Workplace bullying and harassment exists in many forms, including sexual harassment, personal attacks, verbal aggression, and other intimidating or humiliating behaviour. We briefly discuss sexual harassment below, as well as bullying and harassment generally, along with steps individuals may take to protect their rights and steps employers may take to assure a positive workplace and adequately respond to any complaints or incidents which may arise.
In one of the leading cases on sexual harassment, Janzen v. Platy Enterprises Ltd.,  1 SCR 1252, the Supreme Court of Canada identified three key elements of sexual harassment as it relates to the workplace:
While women make sexual harassment claims more often than men, sexual harassment can also occur to men. It can also occur between two people of the same sex.
Sexual harassment includes the obvious types of behavior, such as demanding behavior of a sexual nature. However, it encompasses far more. It includes behavior such as sexual groping, propositions and inappropriate comments. In order to constitute sexual harassment, the behavior need not be overt. It may be discrete. It is not necessary that it be solely of a physical nature. It may be verbal, mental or psychological. There is no requirement of an intention to harass. The conduct need not be directed toward a specific individual. It is sufficient that the offender’s actions create a hostile or poisoned work environment. Sexual harassment is often somewhat persistent or repetitious. At the same time, an overt but isolated incident may suffice to establish harassment.
In order for an employer to be held vicarious liability for sexual-harassment by its employees, the harassment must generally occur “in the course of employment” (Robichaud v. Canada (Treasury Board),  2 SCR 84).
We have all heard about the complaints of predatory conduct by celebrities, media personalities, politicians and others, and witnessed the take-down of high profile personalities, and the notable exceptions. The widespread coverage of these cases, and the acknowledgement of the #MeToo movement, has been eye opening for many women who have otherwise tolerated unwanted attention. This may allow some people to feel more empowered to step forward to tell their stories. Despite the media attention, however, many complainants remain reluctant to step forward. This reluctance persists for a number of reasons, including fear of confronting the offender, fear of the impact on the complainant’s job or longer term career prospects, fear of publicity, and fear of the possible impact on one’s family.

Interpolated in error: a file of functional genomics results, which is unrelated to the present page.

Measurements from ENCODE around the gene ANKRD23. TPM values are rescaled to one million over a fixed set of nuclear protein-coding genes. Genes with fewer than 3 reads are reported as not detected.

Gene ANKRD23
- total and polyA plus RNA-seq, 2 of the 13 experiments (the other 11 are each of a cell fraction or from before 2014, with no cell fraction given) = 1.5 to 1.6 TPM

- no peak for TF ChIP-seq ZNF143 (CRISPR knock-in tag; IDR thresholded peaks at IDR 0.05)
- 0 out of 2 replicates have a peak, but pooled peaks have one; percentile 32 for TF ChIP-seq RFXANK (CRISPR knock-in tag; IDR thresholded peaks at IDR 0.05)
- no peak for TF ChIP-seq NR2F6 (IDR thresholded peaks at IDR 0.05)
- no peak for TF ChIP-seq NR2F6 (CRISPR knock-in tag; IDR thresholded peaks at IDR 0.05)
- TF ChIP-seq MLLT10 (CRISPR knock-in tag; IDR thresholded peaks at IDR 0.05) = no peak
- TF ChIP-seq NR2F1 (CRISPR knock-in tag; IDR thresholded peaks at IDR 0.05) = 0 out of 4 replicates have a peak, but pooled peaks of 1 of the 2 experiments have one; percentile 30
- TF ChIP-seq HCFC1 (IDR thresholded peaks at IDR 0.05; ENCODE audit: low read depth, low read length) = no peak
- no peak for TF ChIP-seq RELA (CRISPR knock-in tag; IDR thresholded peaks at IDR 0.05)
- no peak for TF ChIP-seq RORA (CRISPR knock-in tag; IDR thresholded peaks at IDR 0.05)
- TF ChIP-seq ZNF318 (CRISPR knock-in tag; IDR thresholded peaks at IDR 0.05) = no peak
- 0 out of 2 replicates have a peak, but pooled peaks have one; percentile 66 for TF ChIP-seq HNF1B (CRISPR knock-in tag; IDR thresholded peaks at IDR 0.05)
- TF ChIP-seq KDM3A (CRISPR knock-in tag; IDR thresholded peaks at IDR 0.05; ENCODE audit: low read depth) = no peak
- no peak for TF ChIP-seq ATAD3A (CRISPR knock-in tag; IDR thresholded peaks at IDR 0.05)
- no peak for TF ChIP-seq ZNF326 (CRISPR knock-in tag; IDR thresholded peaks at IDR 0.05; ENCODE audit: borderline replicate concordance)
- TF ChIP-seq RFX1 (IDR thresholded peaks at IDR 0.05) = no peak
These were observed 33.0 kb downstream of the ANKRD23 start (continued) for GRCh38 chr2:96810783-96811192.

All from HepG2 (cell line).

If you are being sexually harassed at work or by a coworker, here are some steps to take, to protect your rights:
If you are an employer, here are some steps to take, to reduce the chance of sexual harassment occurring within your business, and to be in a position to adequately respond to any future complaints:
If a complaint of sexual harassment is received, an employer should consider the following steps:
Harassment is not limited to that of a sexual nature. It can extend to other groups, as well, such as the disabled, pregnant women, and those whose racial or religious background puts them in a minority groups.
Workplace harassment of anyone who falls within a protected ground will trigger an employer’s duties under human rights legislation.
In addition, workplace harassment triggers an employer’s duties under the Workers Compensation Act. Part of an employer’s general duty to ensure the health and safety of its workers includes the duty to ensure its employees are not being bullied or harassed, whether they are within a ground protected by human rights legislation or not. Section 115 of the Workers Compensation Act (British Columbia) states that every employer must ensure the health and safety of its workers, and must provide appropriate information, instruction, training and supervision to ensure the health and safety of its workers. In addition, section 116 states that every worker must take reasonable care to protect other workers health and safety.
WorkSafeBC policies define ‘bullying and harassment’ as:
“A worker is bullied and harassed when someone takes an action that he or she knew or reasonably ought to have known would cause that worker to be humiliated or intimidated.” (WorkSafeBC Policy Item D3-115-2 and Policy Item D3-117-2)
If, reporting the incident to the employer does not result in the employer taking reasonable steps to address the incident, the worker can contact WorkSafeBC’s prevention information line, to discuss the incident with a prevention officer. If the matter is still not resolved, a Bullying and Harassment Questionnaire may be submitted.
Employers have a duty to keep their workers safe this type of behavior. Employers also have a duty to conduct a fair investigation, and to avoid pre-determining a matter until the investigation is complete.
In addition to the steps referenced above, WorkSafeBC has said that employers should annually review their harassment and bullying procedures.